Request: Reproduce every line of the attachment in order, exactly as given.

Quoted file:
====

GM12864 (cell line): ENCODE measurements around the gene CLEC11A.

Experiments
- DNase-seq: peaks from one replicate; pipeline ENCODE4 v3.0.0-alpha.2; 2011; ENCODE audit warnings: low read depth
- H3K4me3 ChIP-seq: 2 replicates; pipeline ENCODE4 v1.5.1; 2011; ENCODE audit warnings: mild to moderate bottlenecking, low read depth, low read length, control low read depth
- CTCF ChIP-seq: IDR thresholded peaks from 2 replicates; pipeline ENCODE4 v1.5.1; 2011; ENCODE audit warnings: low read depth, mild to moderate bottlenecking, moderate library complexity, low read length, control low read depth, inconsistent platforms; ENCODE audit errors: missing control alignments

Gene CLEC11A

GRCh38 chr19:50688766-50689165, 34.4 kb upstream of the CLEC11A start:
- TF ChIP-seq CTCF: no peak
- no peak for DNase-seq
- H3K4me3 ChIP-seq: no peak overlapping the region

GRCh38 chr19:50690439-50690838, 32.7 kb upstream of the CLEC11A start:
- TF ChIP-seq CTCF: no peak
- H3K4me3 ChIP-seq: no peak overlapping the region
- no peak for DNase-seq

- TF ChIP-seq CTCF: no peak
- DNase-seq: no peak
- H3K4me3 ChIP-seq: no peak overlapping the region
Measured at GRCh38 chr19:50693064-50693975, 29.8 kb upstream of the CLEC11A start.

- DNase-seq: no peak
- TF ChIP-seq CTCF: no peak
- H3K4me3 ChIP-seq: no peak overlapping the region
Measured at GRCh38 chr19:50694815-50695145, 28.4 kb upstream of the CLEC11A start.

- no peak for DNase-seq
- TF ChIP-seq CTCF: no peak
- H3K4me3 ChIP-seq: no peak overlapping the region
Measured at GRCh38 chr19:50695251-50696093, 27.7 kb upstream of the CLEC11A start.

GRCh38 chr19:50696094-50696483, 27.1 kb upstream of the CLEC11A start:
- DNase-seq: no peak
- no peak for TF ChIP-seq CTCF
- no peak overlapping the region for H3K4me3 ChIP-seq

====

GM12864 (cell line): ENCODE measurements around the gene CLEC11A.

Experiments
- DNase-seq: peaks from one replicate; pipeline ENCODE4 v3.0.0-alpha.2; 2011; ENCODE audit warnings: low read depth
- H3K4me3 ChIP-seq: 2 replicates; pipeline ENCODE4 v1.5.1; 2011; ENCODE audit warnings: mild to moderate bottlenecking, low read depth, low read length, control low read depth
- CTCF ChIP-seq: IDR thresholded peaks from 2 replicates; pipeline ENCODE4 v1.5.1; 2011; ENCODE audit warnings: low read depth, mild to moderate bottlenecking, moderate library complexity, low read length, control low read depth, inconsistent platforms; ENCODE audit errors: missing control alignments

Gene CLEC11A

GRCh38 chr19:50688766-50689165, 34.4 kb upstream of the CLEC11A start:
- TF ChIP-seq CTCF: no peak
- no peak for DNase-seq
- H3K4me3 ChIP-seq: no peak overlapping the region

GRCh38 chr19:50690439-50690838, 32.7 kb upstream of the CLEC11A start:
- TF ChIP-seq CTCF: no peak
- H3K4me3 ChIP-seq: no peak overlapping the region
- no peak for DNase-seq

- TF ChIP-seq CTCF: no peak
- DNase-seq: no peak
- H3K4me3 ChIP-seq: no peak overlapping the region
Measured at GRCh38 chr19:50693064-50693975, 29.8 kb upstream of the CLEC11A start.

- DNase-seq: no peak
- TF ChIP-seq CTCF: no peak
- H3K4me3 ChIP-seq: no peak overlapping the region
Measured at GRCh38 chr19:50694815-50695145, 28.4 kb upstream of the CLEC11A start.

- no peak for DNase-seq
- TF ChIP-seq CTCF: no peak
- H3K4me3 ChIP-seq: no peak overlapping the region
Measured at GRCh38 chr19:50695251-50696093, 27.7 kb upstream of the CLEC11A start.

GRCh38 chr19:50696094-50696483, 27.1 kb upstream of the CLEC11A start:
- DNase-seq: no peak
- no peak for TF ChIP-seq CTCF
- no peak overlapping the region for H3K4me3 ChIP-seq